Parents of Seth Rich Sue Fox News, Ed Butowsky Over 2017 Story About His Murder
The parents of Seth Rich filed a lawsuit on Tuesday against Fox News, a Fox news reporter, and a wealthy Texas businessman over their roles in a story purporting that Rich was the source for Democratic Nation Committee emails leaked to WikiLeaks.
The lawsuit was filed in the U.S. District Court for the Southern District of New York and seeks compensation for "mental anguish and emotional distress, emotional pain and suffering, and any other physical and mental injuries."
The Rich family has always denied that their son was the source of the leaked emails from the DNC and Hillary Clinton campaign manager John Podesta, but Butowsky, who reached out to to the family months after Rich's murder, says they told him otherwise.
Butowsky, a former senior vice president at Morgan Stanley and a frequent Fox Business Network guest, claims he approached Joel and Mary Rich, who live in Omaha, Neb., in December of 2016 with a tip he had gotten about their son being the WikiLeaks source.
Butowsky told PJ Media in a phone conversation that Rich's parents said, "Ed, we've known that since July -- that's nothing new." He claimed that Rich's parents and brother Aaron were interested in finding out who murdered their son, but for various reasons, they didn't want his alleged role in the WikiLeaks caper to get out.
He apparently respected that wish in an interview with CNN in August of 2017. When asked by host Chris Cuomo what he said to the Rich family when he reached out to them, Butowsky replied that he had shared the information he'd heard about their son and WikiLeaks. Asked what their reaction was, Butowsky answered that Rich's parents told him they didn't believe him.
Now he's changed his story. Former Admiral James Lyons first reported the turnaround in an op-ed at the Washington Times on March 1.
According to Ed Butowsky, an acquaintance of the family, in his discussions with Joel and Mary Rich, they confirmed that their son transmitted the DNC emails to Wikileaks.
Since then, the DNC hired a “spokesperson,” Brad Burman, a known hatchet man to basically cut off any further communications with Mr. Rich’s parents. Interestingly, it is well known in the intelligence circles that Seth Rich and his brother, Aaron Rich, downloaded the DNC emails and was paid by Wikileaks for that information.
Butowsky confirmed to PJ Media that he was the source of this information.
He said he offered to pay for a private detective for the Rich family back in December of 2016 because they had expressed frustration with how the D.C. police investigation was going. The Riches declined his offer at the time, Butowsky said.
Five days after Trump's inauguration, Butowsky, following up on a lead, spoke with legendary investigative reporter Seymour Hersh by phone.
Butowsky recorded the call and posted portions of it online.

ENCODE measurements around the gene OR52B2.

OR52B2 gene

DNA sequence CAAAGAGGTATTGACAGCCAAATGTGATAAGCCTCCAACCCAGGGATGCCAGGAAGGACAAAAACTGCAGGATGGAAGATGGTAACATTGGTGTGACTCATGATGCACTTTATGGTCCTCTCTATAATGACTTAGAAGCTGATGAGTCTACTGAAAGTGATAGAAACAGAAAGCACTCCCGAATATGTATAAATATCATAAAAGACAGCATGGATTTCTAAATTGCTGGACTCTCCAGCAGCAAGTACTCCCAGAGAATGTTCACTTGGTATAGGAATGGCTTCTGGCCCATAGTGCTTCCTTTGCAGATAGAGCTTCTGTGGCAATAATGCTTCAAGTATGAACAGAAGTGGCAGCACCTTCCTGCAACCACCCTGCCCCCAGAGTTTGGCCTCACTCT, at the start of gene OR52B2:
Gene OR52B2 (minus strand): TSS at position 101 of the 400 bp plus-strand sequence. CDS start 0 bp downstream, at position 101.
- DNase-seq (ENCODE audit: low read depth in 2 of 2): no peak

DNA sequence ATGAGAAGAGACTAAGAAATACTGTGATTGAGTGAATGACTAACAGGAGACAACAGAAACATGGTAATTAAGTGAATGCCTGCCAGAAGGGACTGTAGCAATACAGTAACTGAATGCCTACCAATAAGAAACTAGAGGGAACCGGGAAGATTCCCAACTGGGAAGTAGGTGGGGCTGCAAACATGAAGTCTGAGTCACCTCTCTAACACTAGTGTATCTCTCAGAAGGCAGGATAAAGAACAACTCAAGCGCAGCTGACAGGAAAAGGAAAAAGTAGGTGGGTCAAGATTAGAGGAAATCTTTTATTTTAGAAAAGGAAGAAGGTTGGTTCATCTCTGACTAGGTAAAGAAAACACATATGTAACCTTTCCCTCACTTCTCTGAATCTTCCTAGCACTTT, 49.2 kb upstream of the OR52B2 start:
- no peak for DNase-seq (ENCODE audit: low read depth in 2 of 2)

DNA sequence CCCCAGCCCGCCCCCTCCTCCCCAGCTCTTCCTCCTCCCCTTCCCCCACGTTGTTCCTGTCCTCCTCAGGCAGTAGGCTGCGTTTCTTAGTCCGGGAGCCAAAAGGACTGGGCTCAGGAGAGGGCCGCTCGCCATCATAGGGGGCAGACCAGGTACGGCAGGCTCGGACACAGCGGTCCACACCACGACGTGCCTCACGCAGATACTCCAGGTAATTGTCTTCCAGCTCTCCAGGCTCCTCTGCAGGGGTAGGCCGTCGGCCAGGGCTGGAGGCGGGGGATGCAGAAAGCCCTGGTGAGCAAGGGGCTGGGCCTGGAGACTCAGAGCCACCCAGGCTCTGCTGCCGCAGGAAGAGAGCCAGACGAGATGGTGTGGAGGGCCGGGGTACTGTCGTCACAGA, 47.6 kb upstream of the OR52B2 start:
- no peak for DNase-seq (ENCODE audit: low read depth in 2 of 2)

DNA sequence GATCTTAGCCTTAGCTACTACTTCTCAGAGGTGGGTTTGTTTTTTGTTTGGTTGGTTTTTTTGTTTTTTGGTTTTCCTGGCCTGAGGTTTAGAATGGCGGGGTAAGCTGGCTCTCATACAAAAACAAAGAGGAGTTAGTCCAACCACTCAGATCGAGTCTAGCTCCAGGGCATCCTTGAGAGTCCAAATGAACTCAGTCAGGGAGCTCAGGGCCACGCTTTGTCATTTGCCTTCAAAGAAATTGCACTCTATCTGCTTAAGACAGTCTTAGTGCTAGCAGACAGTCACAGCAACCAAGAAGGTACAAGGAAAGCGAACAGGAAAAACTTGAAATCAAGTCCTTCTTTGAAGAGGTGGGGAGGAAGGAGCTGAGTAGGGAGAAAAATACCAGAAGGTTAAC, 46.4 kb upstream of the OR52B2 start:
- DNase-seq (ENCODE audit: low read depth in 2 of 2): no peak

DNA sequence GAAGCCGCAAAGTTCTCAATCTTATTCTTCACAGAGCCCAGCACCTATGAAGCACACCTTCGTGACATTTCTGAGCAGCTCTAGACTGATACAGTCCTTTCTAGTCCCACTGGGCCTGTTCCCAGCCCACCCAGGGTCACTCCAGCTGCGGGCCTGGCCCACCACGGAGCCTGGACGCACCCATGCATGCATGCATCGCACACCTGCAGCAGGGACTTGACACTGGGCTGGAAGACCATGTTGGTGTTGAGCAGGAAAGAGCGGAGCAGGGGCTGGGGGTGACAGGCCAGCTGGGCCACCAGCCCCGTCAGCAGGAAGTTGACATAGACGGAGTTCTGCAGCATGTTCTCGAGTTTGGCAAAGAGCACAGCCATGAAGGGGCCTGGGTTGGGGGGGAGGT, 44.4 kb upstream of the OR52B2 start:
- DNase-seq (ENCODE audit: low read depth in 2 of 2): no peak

In the audio, Hersh can be heard telling Butowsky that he knew "somebody on the inside" at the FBI who was willing to "go and read a file for me."
"This person is unbelievably accurate and careful," Hersh said in the recording. "He’s a very high-level guy and he’ll do a favor. You’re just going to have to trust me."
He told Butowsky that the FBI cyber unit from the Washington, D.C., field office was given Rich's computer to examine after the D.C. police had no luck getting inside.
"So, um, on the same warrant, they call in the feds. The feds get through, and this is what they find," Hersh said. "This is according to the FBI report."
Hersh went on to point out that there are no leaked DNC or Podesta emails that exist beyond May 22. "May 21st, May 22nd is the last email from either one of those groups," he said, adding that Rich made contact with WikiLeaks in the late spring or early summer. Hersh is heard saying in the recording:
So, they found what he’d done. He had submitted a series of documents, of emails. Some juicy emails from the DNC, and you know, by the way, all this sh*t about the DNC... um... you know, whether it was hacked or wasn’t hacked -- whatever happened -- the Democrats themselves wrote this sh*t, you know what I mean? All I know is that he [Seth Rich] offered a sample, an extensive sample -- you know, I’m sure dozens of emails and said, "I want money."
Then later WikiLeaks did get the password, he had a Dropbox, a protected Dropbox, which isn’t hard to do. I mean, you don’t have to be a wizard IT, you know. He was certainly not a dumb kid. They got access to the Dropbox. He also, and this is also in the FBI report, he also let people know with whom he was dealing, and I don’t know how he dealt -- I’ll tell you about WikiLeaks in a second -- I don’t know how he dealt with the WikiLeaks and the mechanism but he also... the word was passed according to the NSA report, "I’ve also shared this box with a couple of friends so if anything happens to me it’s not going to solve your problem."
Hersh, nevertheless, told Butowsky that he thought Rich was probably murdered in a botched robbery attempt, as the police were saying.
He had harsh words for some Obama-era leaders in the intelligence community: "I can tell you right now Brennan is an asshole," he said. "Uh, I’ve known all these people for years. Clapper is sort of a better guy, but not a rocket scientist. The NSA guy’s a f*cking moron," he added, meaning NSA director Mike Rogers.